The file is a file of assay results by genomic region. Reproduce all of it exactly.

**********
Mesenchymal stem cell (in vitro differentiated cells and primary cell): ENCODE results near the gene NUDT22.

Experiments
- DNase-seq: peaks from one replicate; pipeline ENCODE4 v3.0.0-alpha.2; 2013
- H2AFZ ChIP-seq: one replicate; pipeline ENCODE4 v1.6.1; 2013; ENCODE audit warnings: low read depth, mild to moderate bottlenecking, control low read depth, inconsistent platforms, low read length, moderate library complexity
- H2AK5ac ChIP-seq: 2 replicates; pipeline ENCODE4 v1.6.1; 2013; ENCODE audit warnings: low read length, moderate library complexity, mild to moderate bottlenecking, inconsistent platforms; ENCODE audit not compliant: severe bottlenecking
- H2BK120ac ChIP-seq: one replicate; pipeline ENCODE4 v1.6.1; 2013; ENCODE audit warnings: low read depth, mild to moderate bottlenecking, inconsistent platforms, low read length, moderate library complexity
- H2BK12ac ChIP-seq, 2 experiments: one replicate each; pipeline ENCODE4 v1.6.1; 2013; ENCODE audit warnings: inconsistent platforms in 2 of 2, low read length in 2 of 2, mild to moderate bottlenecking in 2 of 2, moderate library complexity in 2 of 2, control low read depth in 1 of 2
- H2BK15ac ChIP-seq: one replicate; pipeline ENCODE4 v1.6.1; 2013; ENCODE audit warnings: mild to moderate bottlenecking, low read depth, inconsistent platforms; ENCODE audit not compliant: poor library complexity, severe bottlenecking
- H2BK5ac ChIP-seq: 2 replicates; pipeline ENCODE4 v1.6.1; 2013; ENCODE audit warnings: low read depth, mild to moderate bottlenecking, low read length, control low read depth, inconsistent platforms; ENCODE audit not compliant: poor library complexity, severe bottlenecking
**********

Mesenchymal stem cell (in vitro differentiated cells and primary cell): ENCODE results near the gene NUDT22.

Experiments
- DNase-seq: peaks from one replicate; pipeline ENCODE4 v3.0.0-alpha.2; 2013
- H2AFZ ChIP-seq: one replicate; pipeline ENCODE4 v1.6.1; 2013; ENCODE audit warnings: low read depth, mild to moderate bottlenecking, control low read depth, inconsistent platforms, low read length, moderate library complexity
- H2AK5ac ChIP-seq: 2 replicates; pipeline ENCODE4 v1.6.1; 2013; ENCODE audit warnings: low read length, moderate library complexity, mild to moderate bottlenecking, inconsistent platforms; ENCODE audit not compliant: severe bottlenecking
- H2BK120ac ChIP-seq: one replicate; pipeline ENCODE4 v1.6.1; 2013; ENCODE audit warnings: low read depth, mild to moderate bottlenecking, inconsistent platforms, low read length, moderate library complexity
- H2BK12ac ChIP-seq, 2 experiments: one replicate each; pipeline ENCODE4 v1.6.1; 2013; ENCODE audit warnings: inconsistent platforms in 2 of 2, low read length in 2 of 2, mild to moderate bottlenecking in 2 of 2, moderate library complexity in 2 of 2, control low read depth in 1 of 2
- H2BK15ac ChIP-seq: one replicate; pipeline ENCODE4 v1.6.1; 2013; ENCODE audit warnings: mild to moderate bottlenecking, low read depth, inconsistent platforms; ENCODE audit not compliant: poor library complexity, severe bottlenecking
- H2BK5ac ChIP-seq: 2 replicates; pipeline ENCODE4 v1.6.1; 2013; ENCODE audit warnings: low read depth, mild to moderate bottlenecking, low read length, control low read depth, inconsistent platforms; ENCODE audit not compliant: poor library complexity, severe bottlenecking